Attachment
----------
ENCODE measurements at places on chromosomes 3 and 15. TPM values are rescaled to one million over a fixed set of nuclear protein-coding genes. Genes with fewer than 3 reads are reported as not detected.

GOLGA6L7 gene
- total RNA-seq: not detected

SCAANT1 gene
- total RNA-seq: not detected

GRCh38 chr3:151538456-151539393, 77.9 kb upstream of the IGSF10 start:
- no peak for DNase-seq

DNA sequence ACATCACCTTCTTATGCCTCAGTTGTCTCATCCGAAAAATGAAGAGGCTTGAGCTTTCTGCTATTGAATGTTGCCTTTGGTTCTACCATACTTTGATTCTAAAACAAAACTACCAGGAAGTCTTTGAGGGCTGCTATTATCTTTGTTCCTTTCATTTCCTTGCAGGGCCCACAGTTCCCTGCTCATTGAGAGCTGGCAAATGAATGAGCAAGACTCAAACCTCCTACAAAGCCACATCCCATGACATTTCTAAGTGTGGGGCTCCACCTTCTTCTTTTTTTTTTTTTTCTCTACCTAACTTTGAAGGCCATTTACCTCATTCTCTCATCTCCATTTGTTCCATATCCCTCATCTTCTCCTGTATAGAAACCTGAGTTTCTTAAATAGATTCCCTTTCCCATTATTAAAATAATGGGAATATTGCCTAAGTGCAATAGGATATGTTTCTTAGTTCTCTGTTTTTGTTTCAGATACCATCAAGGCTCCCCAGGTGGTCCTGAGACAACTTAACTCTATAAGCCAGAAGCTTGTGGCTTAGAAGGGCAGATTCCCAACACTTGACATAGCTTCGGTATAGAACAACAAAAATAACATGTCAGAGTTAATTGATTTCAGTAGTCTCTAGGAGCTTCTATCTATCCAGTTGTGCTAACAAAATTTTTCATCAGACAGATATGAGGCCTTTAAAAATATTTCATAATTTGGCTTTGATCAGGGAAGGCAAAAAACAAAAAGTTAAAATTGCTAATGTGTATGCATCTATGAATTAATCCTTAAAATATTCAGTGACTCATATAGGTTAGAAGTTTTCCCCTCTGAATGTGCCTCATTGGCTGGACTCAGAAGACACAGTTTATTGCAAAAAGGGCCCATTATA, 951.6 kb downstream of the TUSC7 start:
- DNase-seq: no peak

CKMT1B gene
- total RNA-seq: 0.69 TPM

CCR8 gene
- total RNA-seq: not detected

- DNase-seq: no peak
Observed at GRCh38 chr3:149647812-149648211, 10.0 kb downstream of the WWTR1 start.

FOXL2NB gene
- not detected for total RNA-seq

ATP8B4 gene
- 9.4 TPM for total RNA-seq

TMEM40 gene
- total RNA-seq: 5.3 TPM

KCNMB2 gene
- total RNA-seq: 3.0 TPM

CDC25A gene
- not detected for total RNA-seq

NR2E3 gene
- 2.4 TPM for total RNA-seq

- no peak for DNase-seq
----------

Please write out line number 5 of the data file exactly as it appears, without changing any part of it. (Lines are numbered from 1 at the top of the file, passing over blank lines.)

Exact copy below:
- total RNA-seq: not detected